Man. Very well! but what good is that to Sir F. Ay, ay, ne'er heed me, I have things do you? to look after.

Sir F. Why not me, as much as it does [Exeunt Lady Wronghead and Count Basset. other folks?

Man. Other people, I doubt, have the adEnter Join Moody.

vantage of different qualifications. Moody. Did your worship want muh? :) Sir F. Why, ay! there's it naw! you'll say

Sir F. Ay, is the coach cleared, and all our that I have lived all my days i'the countrythings in?

what then? - I'm o'the quorum-I have been Hoody. Aw but a few band-boxes and the at sessions, and I have made speeches there! nook that's left oʻthe goose poy 2) – But, a ay, and at vestry too-and, mayhap, they may plague on him, the monkey has gin us the slip, lind here-that I have brought my tongue up

that I suppose he's goon io see his rela- to town with me! I'ye take me naw?
; for bere looks to be a power of um in

Man. If I take your case right, cousin, I this lava--but heavy Ralph has skawered :) am afraid the first occasion you will have for after him.

your eloquence here, will be, to show whether Sir F. Why, let him go to the devil! no you have any right to make use of it at all. matter and the hawnds bad had him a month Sir F. How d’ye mean? agoe-But I wish the coach and horses were Man. That sir John Worthland has lodged got safe to the ion! This is a sharp tawn, we a petition against you. mun look about us here, John; therefore I Sir F. Petition! why, ay! there let it lie-would bare you go along with Roger, and we'll find a way to deal with that, I warrant see that nobody runs away with them before you!-Why you forget, cousin, sir John's o' they get to the stable.

ihe wrung side ?), mon! Hoods. Alas a day, sir, I believe our auld Man. I doubt, sir Francis, that will do you cattle won't yeasly +)' be run away with to but little service; for, in cases very notorious, night—but bowsomdever, we'st ta' 5) the best which I take yours to be, there is such a care we can of um, poor sawls.

thing as a short day, and dispatching them imSir F. Well, well, make baste then- mediately.

Moody goes out and returns. Sir F. With all my heart! the sooner I Moody. Odds flesb! bere's master Monly send him home again ihe better. come to wait upo' your worship!

Man. And this is the scheme you have laid Sir F. Wheere is he?

down to repair your fortune ? Moody. Just coming in at threshold. Sir F. In one word cousin, I think it my Sir F. Then goa about your business. duty: The Wrongheads have been a consi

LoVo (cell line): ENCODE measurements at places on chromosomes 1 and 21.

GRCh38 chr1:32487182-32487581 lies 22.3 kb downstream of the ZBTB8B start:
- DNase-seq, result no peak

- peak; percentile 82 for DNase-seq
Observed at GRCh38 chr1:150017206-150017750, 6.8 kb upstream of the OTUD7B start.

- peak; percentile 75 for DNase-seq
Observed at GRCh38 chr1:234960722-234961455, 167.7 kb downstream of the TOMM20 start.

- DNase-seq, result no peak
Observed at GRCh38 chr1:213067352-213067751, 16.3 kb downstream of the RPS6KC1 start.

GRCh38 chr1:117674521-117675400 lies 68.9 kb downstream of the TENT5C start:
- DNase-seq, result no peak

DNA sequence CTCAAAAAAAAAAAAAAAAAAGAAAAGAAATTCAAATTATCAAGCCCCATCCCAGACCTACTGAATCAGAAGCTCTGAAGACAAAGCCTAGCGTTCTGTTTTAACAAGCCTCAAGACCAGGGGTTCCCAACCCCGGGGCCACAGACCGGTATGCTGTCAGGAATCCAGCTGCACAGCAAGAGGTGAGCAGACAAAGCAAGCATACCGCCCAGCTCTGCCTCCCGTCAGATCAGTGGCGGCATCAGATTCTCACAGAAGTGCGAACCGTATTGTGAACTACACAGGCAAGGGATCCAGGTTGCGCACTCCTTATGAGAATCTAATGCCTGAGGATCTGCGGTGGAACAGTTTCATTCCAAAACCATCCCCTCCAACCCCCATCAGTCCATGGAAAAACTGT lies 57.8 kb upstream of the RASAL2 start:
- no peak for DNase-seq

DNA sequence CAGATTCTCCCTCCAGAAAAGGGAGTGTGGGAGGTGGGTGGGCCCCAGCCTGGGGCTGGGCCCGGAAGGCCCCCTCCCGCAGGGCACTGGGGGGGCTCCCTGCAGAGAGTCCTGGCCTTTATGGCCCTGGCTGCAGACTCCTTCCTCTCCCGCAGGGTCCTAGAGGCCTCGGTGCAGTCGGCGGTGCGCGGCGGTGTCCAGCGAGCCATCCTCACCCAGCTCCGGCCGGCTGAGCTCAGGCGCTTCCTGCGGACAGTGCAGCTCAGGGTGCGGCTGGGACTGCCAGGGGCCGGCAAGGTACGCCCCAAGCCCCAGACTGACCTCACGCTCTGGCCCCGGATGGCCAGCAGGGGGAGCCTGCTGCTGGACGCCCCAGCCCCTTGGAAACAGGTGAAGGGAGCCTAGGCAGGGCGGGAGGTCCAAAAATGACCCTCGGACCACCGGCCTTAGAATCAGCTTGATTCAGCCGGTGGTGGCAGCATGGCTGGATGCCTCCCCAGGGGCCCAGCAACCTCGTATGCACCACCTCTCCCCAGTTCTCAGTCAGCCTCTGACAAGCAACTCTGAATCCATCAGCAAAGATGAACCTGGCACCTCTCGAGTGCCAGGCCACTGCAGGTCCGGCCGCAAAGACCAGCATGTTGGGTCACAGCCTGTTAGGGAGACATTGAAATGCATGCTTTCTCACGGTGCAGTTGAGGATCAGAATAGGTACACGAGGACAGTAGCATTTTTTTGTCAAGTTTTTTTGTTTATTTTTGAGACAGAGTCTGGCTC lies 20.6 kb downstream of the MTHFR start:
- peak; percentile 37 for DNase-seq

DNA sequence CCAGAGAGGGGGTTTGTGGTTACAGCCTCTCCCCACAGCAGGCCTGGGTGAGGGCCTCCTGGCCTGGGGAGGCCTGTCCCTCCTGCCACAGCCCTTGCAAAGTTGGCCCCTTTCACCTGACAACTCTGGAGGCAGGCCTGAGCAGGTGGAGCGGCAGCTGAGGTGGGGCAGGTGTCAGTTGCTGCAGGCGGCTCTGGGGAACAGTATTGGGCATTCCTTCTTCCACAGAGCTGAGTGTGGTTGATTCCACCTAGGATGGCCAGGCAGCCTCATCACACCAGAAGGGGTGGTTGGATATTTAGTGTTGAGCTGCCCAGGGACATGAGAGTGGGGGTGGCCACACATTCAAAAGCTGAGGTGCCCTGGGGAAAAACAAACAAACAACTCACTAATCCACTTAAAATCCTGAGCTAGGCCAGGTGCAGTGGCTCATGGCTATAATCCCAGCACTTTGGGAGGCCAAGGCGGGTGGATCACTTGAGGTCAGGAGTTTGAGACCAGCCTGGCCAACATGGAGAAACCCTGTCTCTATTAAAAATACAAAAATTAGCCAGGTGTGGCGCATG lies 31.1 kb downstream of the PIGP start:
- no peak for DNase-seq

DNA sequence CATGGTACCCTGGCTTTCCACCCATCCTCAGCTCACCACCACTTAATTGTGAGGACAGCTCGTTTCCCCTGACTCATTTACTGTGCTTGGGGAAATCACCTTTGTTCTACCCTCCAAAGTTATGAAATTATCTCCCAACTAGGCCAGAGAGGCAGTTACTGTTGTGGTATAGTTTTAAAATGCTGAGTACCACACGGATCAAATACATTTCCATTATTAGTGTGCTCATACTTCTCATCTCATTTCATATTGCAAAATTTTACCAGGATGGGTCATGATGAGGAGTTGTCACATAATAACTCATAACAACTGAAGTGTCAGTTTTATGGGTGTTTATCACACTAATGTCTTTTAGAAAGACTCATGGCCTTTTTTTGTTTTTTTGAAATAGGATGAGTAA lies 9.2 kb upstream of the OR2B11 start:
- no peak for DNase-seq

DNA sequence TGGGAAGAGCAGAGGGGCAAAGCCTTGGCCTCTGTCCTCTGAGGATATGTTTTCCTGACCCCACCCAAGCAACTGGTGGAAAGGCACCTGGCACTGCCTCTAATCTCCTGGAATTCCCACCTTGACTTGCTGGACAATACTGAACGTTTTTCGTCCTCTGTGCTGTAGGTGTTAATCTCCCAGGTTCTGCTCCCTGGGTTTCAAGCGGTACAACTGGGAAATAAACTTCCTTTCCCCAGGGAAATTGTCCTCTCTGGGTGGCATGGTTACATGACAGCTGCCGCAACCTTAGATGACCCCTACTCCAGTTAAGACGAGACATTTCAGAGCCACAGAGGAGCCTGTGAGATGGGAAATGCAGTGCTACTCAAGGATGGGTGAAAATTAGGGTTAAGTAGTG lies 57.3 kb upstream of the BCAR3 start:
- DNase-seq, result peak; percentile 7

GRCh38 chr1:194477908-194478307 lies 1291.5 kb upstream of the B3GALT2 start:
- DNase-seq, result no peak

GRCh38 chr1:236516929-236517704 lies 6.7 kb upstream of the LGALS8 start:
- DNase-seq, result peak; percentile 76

[Exit Moody: derable family ever since England was England:

and since ihe world knows I have talents Enter MANLY.

wherewithal, they shan't say it's my fault, if Consin Manly! sir, I am your very húmble I don't make as good a figure as any that ever

were at the head on't. Man. I heard you were come, sir Francis Man. Nay, this project, as you have laid it,

will come up to any thing your ancestors have Sir F. Odds heart! this was so kindly done done these five hundred years.

Sir F. And let me alone to work it; mayMar. I wish you may think it so, cousin! hap I hav'n't told you all, neitherfor, I confess, I should have been better plea- Man. You astonish me! what, and is it full sed to have seen you in any other place. as practicable as what you have told me? Sir F. How soa, sir?

Sir F. Ay, tho'f I say it-every wbit, courNan . Nay, 'tis for your own sake; I'm not sin. You'll find that I have more irons i'the

fire than one; I doan't come of a fool's errand! Sir F. Look you, cousin; tho'f I know you Man. Very well. Tisk me well, yet I don't question I shall give Sir F. In a word, my wife has got a friend cu such weighty reasons for what I have at court as well as myself, and her dowghter done

, that you will say, sir, this is the wisest Jenny is naw pretty well grown upjourney that ever I made in my life.

Man. And what, in the devil's name, would Man. I think it ought to be, cousin; for 1 he do with the dowdy?

[Aside. believe you will find it ihe most expensive one-



of you, naw!


1) Not to be of the king's party in the house.--Shall we :) Goose pie. 3) Scowired, rum.

never have a neutral parly, patriotical enough, lo side 5) Take.

with neithçr king nor opposition ?

.) Me.
*) Easil